Azure DocumentDB – Point in time Backups

I have been reading and learning about DocumentDB the last month. I like it more and more…

I wrote a small DocumentDB C# 6.0 library that I want to share with you. The library offers a service to perform common requests to DocumentDB and a service to create and restore point in time backups.

A complete Microsoft backup solution is already planned: http://feedback.azure.com/forums/263030-documentdb

Wait… why did you write a DocumentDB backup solution if Microsoft said that they will implement it?

The reason why I wrote this quick and dirty point in time backup solution is that I want to use DocumentDB today and I don’t want to lose my data Sonrisa! I now that the database in Azure is safe but… what my application does something wrong and the data stored in azure gets damaged? I want to have the possibility to restore the data I had 1 hour ago, or yesterday, or last week…

In this first version only the documents are backed up.

You can find the library on my github:
https://github.com/softwarejc/documentdb-backups-csharp

Class Diagram

DocumentDB.Framework.classdiagram

How to use the library

We can extend the DocumentDBService class to define services to work with our collections:

Service definition:

image

How to use the service:

image

Fell free to leave me a comment and/or send me a pull request on Github!

JavaScript – first steps for a c# developer

The goal of this post is to compare some basics features of JavaScript with C#.

Objects Initialization

The initialization of JavaScript objects is similar to c# anonymous initialization.

// c# Anonymous initialization
var car = new
{
  Name = "myCar",
  PlateNumber = 12435
};
// JavaScript Initialization
var car =
{
  Name: "myCar",
  PlateNumber: 12435
};

Dynamic members

JavaScript objects can be dynamically expanded or updated. The behavior is like dynamic + ExpandoObjects in C#.

// c# Dynamic objects
dynamic car = new ExpandoObject();
car.Name = "myCar";
car.PlateNumber = 1234;
// JavaScript objects
var car = {}
car.Name = "myCar";
car.PlateNumber = 12435;

Classes and object oriented programming

JavaScript is a function oriented language. This means that classes in JavaScript are fairly different to classes in c#.

A class in JavaScript looks like a function. We need to use the keyword ‘this’ inside a function to define fields and methods of our class and the keyword ‘new’ to create instances. The function itself is the constructor of the class.

// c# class
Car myCar = new Car("myCar", "12345");

class Car
{
  public Car(string name, string plateNumber)
  {
    this.Name = name;
    this.PlateNumber = plateNumber;
  }

  public string Name { get; set; }
  public string PlateNumber { get; set; }

  public void Move(object position)
  {
    // move
  }

  private int Speed = 50;
}
// JavaScript class
var car = new Car("myCar", 12345);

function Car(name, plateNumber) {
  // public
  this.name = name;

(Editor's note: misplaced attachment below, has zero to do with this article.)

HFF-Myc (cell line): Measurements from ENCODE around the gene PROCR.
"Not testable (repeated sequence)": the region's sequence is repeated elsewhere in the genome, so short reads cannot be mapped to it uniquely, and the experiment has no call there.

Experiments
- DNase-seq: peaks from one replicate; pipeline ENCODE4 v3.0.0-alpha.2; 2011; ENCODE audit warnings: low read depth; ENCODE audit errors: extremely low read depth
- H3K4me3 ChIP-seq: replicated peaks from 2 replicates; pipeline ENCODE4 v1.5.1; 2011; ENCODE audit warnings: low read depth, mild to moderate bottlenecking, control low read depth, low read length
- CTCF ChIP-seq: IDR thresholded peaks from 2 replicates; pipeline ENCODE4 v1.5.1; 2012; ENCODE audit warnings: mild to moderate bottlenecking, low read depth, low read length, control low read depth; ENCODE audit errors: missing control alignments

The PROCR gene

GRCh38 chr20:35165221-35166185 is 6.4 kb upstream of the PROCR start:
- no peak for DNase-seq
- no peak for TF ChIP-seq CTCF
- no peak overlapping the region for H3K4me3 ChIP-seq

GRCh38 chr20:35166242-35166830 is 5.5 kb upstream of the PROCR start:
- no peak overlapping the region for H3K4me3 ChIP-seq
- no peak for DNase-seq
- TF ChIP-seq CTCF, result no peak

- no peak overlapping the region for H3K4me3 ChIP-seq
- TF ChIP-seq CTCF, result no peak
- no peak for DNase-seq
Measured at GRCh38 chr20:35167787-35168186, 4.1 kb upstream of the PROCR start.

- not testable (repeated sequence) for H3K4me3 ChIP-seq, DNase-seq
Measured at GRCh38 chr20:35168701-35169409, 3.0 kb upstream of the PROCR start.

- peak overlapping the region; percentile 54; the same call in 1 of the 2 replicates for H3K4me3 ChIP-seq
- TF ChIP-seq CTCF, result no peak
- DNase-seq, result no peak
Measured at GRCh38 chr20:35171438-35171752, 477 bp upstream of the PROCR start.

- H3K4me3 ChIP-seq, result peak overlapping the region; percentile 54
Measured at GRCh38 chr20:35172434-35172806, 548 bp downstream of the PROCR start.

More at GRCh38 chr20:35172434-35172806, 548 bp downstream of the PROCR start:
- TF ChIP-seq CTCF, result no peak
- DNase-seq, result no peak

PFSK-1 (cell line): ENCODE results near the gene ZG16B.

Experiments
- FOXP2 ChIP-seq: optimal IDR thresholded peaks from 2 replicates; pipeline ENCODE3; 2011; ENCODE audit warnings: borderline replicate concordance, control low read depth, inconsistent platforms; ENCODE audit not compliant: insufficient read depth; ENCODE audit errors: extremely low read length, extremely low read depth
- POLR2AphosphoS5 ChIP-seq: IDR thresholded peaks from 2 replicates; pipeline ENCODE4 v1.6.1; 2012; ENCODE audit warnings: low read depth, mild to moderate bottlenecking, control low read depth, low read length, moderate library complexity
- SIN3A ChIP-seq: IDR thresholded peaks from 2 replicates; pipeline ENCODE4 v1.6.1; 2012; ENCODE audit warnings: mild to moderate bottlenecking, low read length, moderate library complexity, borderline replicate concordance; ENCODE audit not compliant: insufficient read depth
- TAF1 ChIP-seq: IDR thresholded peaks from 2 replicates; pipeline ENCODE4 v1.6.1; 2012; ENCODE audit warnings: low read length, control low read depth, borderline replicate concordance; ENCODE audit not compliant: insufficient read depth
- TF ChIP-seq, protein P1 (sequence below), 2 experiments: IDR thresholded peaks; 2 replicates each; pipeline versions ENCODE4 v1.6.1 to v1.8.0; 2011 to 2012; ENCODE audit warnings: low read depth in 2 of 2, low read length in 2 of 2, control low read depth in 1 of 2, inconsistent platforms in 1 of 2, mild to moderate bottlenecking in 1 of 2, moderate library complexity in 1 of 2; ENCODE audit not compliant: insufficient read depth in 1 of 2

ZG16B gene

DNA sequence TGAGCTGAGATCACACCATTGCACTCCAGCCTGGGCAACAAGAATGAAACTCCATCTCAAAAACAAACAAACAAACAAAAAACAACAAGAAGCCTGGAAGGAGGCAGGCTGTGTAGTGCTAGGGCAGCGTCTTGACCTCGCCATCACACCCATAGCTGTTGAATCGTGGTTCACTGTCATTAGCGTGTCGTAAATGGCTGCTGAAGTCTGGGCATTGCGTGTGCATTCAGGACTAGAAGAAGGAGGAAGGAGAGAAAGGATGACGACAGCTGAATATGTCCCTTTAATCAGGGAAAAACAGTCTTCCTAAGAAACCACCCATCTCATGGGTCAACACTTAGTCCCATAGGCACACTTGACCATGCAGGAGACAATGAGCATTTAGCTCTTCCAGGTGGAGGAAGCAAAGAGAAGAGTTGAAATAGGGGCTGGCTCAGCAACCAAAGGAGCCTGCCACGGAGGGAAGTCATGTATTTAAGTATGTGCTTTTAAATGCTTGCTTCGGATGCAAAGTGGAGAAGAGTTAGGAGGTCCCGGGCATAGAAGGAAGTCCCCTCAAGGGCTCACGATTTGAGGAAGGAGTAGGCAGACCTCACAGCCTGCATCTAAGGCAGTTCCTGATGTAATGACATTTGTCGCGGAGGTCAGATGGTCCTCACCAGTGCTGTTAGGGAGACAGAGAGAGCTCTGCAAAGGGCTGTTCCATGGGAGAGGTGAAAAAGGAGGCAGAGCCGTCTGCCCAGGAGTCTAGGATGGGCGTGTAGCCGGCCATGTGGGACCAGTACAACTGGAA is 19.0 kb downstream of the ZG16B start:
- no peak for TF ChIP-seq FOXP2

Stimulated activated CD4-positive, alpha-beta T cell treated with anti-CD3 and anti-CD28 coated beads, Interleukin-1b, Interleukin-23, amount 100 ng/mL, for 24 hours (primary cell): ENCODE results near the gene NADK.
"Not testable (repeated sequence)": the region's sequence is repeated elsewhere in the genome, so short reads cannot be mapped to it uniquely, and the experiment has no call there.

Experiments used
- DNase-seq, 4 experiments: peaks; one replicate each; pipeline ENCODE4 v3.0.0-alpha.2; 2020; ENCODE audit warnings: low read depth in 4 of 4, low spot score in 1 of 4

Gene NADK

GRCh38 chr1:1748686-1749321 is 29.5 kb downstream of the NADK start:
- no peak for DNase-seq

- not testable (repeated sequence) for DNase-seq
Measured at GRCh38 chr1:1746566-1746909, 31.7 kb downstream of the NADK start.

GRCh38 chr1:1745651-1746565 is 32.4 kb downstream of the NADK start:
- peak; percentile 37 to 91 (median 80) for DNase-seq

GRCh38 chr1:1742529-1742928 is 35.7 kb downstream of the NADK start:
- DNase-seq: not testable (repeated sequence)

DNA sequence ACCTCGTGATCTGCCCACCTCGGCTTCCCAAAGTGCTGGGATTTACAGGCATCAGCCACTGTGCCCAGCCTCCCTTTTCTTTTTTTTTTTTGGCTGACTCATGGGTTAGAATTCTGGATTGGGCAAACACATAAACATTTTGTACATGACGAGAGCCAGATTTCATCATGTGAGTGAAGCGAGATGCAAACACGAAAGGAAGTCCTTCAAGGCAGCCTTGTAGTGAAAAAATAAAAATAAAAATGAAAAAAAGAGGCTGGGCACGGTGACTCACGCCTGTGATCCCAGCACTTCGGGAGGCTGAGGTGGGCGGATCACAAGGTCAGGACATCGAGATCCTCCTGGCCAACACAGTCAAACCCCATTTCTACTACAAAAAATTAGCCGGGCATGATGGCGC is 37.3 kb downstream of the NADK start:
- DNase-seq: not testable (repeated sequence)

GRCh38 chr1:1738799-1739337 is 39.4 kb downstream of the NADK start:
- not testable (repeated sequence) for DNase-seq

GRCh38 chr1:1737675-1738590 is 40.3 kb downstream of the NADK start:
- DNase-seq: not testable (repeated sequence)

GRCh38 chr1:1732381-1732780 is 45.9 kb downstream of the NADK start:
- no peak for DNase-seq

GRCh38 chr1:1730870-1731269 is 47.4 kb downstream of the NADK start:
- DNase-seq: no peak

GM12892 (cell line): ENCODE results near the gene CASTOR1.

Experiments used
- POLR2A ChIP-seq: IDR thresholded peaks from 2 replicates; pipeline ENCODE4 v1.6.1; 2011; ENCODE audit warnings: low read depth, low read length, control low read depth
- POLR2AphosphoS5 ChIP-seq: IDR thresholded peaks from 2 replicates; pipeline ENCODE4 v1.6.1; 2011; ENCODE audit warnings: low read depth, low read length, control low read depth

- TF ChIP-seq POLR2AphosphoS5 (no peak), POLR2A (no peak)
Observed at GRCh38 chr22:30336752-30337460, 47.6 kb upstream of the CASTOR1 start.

this.plateNumber = plateNumber;
  this.move = function (position) { /* move*/ }

  // private
  var speed = 50;
}

Properties

The previous javascript code is not creating properties because they have no getter and setter, if we need the getter and setter methods we need to use the following special syntax. This syntax also allows to define read-only properties.

// private backing field
var _name;
// property with public getter and setter
Object.defineProperty(this, "name", {
  get: function() { return _name; },
  set: function(value) { _name = value; }
});

Static methods and fields

Static members needs to be added dynamically to the class function:

// Define static field
Car.wheels = 4;
// Create instance
var myCar = new Car("myCar", 12345);
// Use static field
var test = myCar.wheels; // ERROR, static methods cannot be called from an instance
var test = Car.wheels; // OK

Prototype and inheritance

Prototype is an object contained by all classes. We can be extended dynamically this object (like all objects in JavaScript) with data and methods that will be accessible from our class.

Car.prototype.wheels = 4;
Car.prototype.move = function(position) { /* move*/ };

Inheritance in JavaScript is implemented changing the prototype of the child class. Let’s create a class “Car” that should have “Vehicle” class as base class:

function Vehicle(...) {
...
}
function Car(...){
...
}
Ferrari.prototype = new Vehicle();

What’s new in C# 6.0

I just installed Visual Studio 2015 Preview on a Windows 10 tech. preview, the first thing I wanted to try out was C# 6.0.

Source code

VisualStudio2015 in Windows10

VisualStudio 2015 in Windows10

The are a lot of videos and posts on internet about the new features of C# 6.0. The goal of this post is to test them by myself and share my impressions. I will use this post in the future as a personal reference for C# 6.0 new features.

C# 6.0 new feautures

This is the list of new features I have collected so far:

  • Getter only auto properties
  • Auto-Initialization of properties
  • Calculated properties with body expressions
  • Null conditional operators ?.
  • Operator nameof()
  • Strings projections
  • Exceptions filters
  • Await in catch and finally
  • Index initializers

I wrote a small sample class that I will use as an example to test the new features.

This is the C# 5 sample class:

using System;

namespace ConsoleApplication1
{
    public class Person
    {